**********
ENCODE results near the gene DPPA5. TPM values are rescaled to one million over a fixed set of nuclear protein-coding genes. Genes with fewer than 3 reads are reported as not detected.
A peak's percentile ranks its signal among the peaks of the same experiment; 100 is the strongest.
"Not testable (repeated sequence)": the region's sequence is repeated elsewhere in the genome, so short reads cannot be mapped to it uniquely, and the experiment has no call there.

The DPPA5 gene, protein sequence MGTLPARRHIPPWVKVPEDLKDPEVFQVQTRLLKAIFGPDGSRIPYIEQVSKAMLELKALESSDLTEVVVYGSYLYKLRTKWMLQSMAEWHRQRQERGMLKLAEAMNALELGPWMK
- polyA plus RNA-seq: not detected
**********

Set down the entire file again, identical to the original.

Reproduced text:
ENCODE results near the gene DPPA5. TPM values are rescaled to one million over a fixed set of nuclear protein-coding genes. Genes with fewer than 3 reads are reported as not detected.
A peak's percentile ranks its signal among the peaks of the same experiment; 100 is the strongest.
"Not testable (repeated sequence)": the region's sequence is repeated elsewhere in the genome, so short reads cannot be mapped to it uniquely, and the experiment has no call there.

The DPPA5 gene, protein sequence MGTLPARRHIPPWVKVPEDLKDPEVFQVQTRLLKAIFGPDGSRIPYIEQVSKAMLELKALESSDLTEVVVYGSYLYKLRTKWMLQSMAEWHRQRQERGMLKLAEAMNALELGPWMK
- polyA plus RNA-seq: not detected